Kesson cleverly highlights so many things in the most understated ways. In Caldwell we see that hereditary aristocrats required two names such as Hay of Seaton or Gordon of Huntly, while a farmer needed only one: Auchronie; Clova; Drumdelgie; Darklands. The farmer was a representative of an unquestionable land that would be here long after they were gone. They did not have to marry into the position or create alliance with another landowner. They were of the land and would return to it without question.
Darklands farm is at the centre of Caldwell’s residents’ lives. The only other landmark (after the horse and kirk) is Ambroggan House, on Soutar Hill, an asylum for the ‘wealthy mentally ill of the land.’ A farm-worker called Plunger says that, ‘if you’re poor you are mad but if you are rich they have an easier name for you. A nervous breakdown.’ Plunger goes onto muse on the fact that the wealthy mentally ill are somehow softened by their wealth – they do not create the same fear or genuine distress among locals, as those who are mentally ill and poor. Even madness is shown to be cosseted by a sense of financial security and cultural entitlement that ordinary farm workers will never know.
For Caldwell’s farm workers, uncertainty is a permanent way of life. They are ‘fee’d’ for a year by the farmer and if he wants to keep them on, he lets them know and if he does not, he just stays silent. Whole generations of families are brought up transient at the mercy of such conditions.
The novel starts on a Friday night, when Hugh Riddel, head dairyman at Darklands is recalling events from the previous Friday. It is astonishing the way Kesson uses time in Glitter of Mica. We have an entire novel inhabit a week in real-time but it actually encompasses the entire lifetime of three generations. We go through Hugh’s early childhood and find how shocked his father would have been to see the cotters’ cottages with electricity, one day off a week, two days off a month and a pension are all huge social changes. Despite this we feel the hardship of modern cotters’ lives, something Kesson knew and experienced directly. It is her ability to create great art from experience while subjecting her work to a critical, perhaps even scathing, eye and maintaining the highest expectations for what her abilities should achieve that make her such an extraordinary writer.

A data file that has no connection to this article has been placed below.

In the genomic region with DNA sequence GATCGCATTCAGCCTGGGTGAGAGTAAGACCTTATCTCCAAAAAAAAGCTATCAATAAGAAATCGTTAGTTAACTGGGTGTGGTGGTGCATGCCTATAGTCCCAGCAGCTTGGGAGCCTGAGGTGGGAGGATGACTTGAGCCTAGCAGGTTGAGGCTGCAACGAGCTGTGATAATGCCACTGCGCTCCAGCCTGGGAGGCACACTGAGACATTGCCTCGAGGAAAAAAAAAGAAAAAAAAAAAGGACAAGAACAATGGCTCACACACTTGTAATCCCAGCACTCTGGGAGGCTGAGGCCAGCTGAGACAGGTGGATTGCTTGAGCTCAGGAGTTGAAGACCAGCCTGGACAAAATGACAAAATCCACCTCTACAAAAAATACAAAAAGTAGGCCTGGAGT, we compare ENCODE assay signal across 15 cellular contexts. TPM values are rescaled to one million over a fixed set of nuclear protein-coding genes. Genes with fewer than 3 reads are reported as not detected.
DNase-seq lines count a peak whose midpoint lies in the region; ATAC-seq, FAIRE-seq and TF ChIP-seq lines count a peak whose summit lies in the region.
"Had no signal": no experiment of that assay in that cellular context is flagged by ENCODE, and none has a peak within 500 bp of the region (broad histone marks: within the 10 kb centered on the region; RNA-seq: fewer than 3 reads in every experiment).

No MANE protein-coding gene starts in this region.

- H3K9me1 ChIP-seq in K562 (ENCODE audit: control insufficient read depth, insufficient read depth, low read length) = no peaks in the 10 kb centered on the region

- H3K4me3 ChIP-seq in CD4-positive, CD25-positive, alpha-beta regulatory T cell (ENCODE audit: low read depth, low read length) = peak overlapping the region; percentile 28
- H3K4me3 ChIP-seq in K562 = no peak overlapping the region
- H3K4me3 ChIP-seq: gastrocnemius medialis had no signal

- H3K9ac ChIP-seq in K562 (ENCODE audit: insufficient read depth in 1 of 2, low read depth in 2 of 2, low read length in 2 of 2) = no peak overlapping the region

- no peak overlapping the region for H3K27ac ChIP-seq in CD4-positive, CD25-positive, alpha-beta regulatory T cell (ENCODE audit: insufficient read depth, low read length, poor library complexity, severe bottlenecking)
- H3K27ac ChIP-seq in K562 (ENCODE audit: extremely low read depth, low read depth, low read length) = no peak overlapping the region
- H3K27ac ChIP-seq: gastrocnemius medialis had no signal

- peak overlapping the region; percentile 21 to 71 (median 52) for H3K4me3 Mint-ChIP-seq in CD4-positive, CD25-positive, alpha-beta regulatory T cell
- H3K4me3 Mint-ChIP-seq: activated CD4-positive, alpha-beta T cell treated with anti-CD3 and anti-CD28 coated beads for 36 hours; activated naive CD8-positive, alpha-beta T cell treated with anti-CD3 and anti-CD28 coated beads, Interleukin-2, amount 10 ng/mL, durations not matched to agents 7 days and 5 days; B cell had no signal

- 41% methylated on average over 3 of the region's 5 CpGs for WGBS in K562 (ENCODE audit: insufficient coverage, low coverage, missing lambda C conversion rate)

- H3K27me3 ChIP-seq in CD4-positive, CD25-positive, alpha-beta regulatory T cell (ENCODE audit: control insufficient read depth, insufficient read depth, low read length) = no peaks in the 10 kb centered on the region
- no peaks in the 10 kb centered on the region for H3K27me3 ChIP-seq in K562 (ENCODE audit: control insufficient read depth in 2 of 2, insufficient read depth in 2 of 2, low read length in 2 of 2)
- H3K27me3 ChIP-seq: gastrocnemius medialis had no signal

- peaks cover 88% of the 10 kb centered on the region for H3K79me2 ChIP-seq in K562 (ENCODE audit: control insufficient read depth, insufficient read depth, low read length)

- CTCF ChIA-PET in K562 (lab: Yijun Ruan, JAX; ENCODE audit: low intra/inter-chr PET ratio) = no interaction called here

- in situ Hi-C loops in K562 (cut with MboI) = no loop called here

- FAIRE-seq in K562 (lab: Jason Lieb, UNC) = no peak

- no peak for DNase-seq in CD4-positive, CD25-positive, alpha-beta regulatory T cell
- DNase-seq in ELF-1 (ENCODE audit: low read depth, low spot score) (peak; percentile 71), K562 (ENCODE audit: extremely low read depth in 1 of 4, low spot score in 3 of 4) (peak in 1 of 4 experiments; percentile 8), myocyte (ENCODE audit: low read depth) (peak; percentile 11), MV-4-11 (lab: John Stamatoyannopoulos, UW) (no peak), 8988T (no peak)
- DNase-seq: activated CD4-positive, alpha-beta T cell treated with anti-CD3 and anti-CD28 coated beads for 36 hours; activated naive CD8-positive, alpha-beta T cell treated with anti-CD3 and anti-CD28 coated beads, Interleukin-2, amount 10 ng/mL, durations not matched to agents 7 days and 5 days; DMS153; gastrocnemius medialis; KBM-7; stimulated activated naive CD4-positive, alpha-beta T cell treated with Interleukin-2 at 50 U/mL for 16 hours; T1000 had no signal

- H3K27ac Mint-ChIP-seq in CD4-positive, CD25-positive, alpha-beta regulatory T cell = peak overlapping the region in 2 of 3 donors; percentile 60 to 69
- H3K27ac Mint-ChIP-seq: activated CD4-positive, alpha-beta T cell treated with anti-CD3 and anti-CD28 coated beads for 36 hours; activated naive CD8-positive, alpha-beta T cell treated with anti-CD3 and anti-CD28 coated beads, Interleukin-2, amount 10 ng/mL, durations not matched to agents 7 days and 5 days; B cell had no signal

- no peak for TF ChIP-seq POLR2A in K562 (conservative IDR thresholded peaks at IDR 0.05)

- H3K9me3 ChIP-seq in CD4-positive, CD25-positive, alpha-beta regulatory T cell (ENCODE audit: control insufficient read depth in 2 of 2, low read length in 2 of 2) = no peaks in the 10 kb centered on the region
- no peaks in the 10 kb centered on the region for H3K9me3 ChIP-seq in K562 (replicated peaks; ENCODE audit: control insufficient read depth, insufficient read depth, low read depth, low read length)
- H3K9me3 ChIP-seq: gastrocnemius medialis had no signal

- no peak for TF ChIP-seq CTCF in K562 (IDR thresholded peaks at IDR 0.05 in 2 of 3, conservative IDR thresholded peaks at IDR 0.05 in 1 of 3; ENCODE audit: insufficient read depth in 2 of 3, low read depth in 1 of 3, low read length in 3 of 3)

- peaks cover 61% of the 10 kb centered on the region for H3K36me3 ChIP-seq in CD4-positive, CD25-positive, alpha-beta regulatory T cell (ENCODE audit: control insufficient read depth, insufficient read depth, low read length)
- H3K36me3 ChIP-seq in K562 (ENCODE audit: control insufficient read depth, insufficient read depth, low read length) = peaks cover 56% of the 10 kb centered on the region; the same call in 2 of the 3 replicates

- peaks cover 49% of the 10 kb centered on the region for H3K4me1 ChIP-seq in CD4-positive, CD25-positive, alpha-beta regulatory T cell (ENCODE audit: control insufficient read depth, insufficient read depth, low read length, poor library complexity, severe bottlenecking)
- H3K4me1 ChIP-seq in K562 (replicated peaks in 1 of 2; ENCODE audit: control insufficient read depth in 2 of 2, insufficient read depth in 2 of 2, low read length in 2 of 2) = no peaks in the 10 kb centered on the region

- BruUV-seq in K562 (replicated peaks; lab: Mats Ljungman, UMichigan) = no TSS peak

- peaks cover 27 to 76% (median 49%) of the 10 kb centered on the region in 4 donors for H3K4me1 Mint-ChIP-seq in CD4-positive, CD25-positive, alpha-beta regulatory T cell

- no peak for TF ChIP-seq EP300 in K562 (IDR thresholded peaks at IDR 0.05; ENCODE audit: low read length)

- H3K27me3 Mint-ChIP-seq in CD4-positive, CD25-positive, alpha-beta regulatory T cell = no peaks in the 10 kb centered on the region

Hugh lives with his wife Isa and his daughter Helen. He has a mistress called Sue and an avowed enemy in local politician Charlie Anson. His daughter doubly betrays him by having an affair with Anson that results in her pregnancy. After Hugh attacks Anson, Helen commits suicide.
When Hugh makes a speech on Burns Night, he not only ‘deprives them of the comfort of myth’, but he also throws ‘all the little statues of Highland Mary off their mantlepiece and left them lying in broken pieces’. This is part of what Kesson does as a novelist. She does not take part in any twee or genteel idea of Scottishness. She refuses to romanticise the working classes. No character is afforded a life without flaws or plurality. Kesson is modernist in this sense and stylistically, her use of third-person with free-indirect discourse, coupled with changing viewpoint through varying social groups, is reminiscent of Virginia Woolf yet she executes this completely in her own particular style.